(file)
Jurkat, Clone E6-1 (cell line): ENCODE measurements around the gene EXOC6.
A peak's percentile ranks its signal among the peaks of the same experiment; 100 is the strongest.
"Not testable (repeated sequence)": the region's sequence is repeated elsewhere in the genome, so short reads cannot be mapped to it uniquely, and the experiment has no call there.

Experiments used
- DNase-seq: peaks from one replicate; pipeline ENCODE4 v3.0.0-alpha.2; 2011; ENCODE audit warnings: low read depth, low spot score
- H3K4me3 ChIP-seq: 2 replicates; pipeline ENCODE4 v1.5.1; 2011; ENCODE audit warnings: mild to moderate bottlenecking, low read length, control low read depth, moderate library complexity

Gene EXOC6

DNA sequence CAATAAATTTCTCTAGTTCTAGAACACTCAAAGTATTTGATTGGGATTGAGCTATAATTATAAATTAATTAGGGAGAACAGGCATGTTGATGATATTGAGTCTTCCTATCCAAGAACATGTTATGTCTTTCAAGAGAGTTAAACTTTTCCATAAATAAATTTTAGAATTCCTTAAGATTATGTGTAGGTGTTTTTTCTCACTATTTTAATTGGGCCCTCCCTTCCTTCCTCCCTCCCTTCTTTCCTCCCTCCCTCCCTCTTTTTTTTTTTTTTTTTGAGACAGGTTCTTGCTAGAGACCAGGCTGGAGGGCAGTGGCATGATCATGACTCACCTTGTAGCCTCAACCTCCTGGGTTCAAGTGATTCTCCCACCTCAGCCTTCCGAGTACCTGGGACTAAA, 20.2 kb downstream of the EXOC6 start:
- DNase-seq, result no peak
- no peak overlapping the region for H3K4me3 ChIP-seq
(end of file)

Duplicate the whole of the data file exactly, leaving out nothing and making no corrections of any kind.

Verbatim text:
Jurkat, Clone E6-1 (cell line): ENCODE measurements around the gene EXOC6.
A peak's percentile ranks its signal among the peaks of the same experiment; 100 is the strongest.
"Not testable (repeated sequence)": the region's sequence is repeated elsewhere in the genome, so short reads cannot be mapped to it uniquely, and the experiment has no call there.

Experiments used
- DNase-seq: peaks from one replicate; pipeline ENCODE4 v3.0.0-alpha.2; 2011; ENCODE audit warnings: low read depth, low spot score
- H3K4me3 ChIP-seq: 2 replicates; pipeline ENCODE4 v1.5.1; 2011; ENCODE audit warnings: mild to moderate bottlenecking, low read length, control low read depth, moderate library complexity

Gene EXOC6

DNA sequence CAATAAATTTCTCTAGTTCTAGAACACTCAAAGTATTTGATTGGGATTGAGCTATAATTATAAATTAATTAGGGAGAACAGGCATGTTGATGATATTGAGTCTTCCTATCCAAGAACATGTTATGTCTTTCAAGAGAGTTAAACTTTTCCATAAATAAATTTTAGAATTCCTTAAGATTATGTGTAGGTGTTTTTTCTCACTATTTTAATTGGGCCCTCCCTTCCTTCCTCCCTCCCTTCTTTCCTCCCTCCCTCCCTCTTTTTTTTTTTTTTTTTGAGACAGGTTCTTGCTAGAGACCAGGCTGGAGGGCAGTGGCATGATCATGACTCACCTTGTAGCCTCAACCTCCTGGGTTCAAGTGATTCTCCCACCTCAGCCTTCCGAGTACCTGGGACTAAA, 20.2 kb downstream of the EXOC6 start:
- DNase-seq, result no peak
- no peak overlapping the region for H3K4me3 ChIP-seq